By contrast, among individuals who did not experience financial difficulties due to the pandemic, fewer screened positive for depression (12 per cent), anxiety (10 per cent) and probable PTSD (five per cent).

“This pattern is consistent with pre-pandemic findings of an association between higher rates of mental disorders, and low income and financial strain,” it reads. “Those who reported job or income loss due to the COVID-19 pandemic also had much higher rates of screening positive for each of the mental disorders compared with those who did not experience that impact due to the pandemic.”


Do you have a story tip? Email: vnc.editorial@blackpress.ca.

Follow us on Twitter and Instagram, and like us on Facebook.

wolfgang.depner@peninsulanewsreview.com

Get local stories you won't find anywhere else right to your inbox.
Sign up here

Just Posted

John and Jeri Wyatt hope the upcoming North Cowichan public hearing will move things along toward exclusion of the Chemainus River Campground from the Agricultural Land Reserve. (Photo by Don Bodger)
Opportunity for input on campground ALR exclusion at public hearing

Matter back on the agenda after a late reprieve in 2019 for Chemainus River Campground owners

Rainforest Arts in downtown Chemainus is closing temporarily. (Photo by Don Bodger)
Rising COVID cases cited in temporary Rainforest Arts closure

Contact can still be made through email and social media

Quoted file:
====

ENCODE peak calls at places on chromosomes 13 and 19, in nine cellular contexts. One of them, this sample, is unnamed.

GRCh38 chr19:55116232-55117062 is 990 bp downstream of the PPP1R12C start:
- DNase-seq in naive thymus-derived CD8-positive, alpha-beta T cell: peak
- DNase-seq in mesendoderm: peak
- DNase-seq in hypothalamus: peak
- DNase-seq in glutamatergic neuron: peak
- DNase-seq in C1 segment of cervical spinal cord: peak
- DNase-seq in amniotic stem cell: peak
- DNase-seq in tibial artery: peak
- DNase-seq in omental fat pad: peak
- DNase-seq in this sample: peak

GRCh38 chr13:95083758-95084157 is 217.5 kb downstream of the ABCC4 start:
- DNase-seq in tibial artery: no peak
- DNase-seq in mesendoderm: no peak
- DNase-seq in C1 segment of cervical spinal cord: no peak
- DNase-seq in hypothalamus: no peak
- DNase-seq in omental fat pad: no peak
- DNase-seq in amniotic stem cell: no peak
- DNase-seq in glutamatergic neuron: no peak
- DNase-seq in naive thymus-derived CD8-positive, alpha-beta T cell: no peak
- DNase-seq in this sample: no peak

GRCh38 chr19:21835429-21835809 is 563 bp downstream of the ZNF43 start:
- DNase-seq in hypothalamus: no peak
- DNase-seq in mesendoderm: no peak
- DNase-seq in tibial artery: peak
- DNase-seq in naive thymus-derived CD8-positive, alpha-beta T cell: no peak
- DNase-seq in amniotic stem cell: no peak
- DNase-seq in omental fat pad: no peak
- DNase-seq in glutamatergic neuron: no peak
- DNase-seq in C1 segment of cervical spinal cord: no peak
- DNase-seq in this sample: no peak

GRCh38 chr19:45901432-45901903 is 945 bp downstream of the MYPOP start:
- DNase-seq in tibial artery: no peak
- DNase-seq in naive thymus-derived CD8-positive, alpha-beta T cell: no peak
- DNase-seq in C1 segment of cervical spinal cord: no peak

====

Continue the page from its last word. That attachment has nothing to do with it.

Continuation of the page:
The Red Zed 1 aroused a great deal of curiosity when it was stationed off Kin Beach in Chemainus. (Photo by Don Bodger)
Alaskan fast ferries the eventual load for heavy hauler

The Red Zed 1 stayed anchored in Chemainus for the better part of a month and a half

A police car at the scene of a child’s death Friday, April 9, at the Falcon Nest Motel in Duncan. (Kevin Rothbauer/Citizen)
RCMP investigating child’s death at Duncan’s Falcon Nest Motel

First responders attended to a call about an unresponsive child at the… Continue reading

North Cowichan is looking for public input through a survey as it updates its Master Transportation Plan. (File photo)
North Cowichan looking for public input on transportation

Online survey to be held until April 22

Restaurant patrons enjoy the weather on a patio in Vancouver, B.C., Monday, April 5, 2021. The province has restricted indoor dining at all restaurants in B.C. due to a spike in COVID-19 numbers. THE CANADIAN PRESS/Jonathan Hayward
B.C.’s COVID-19 indoor dining, drinking ban extending into May

Restaurant association says patio rules to be clarified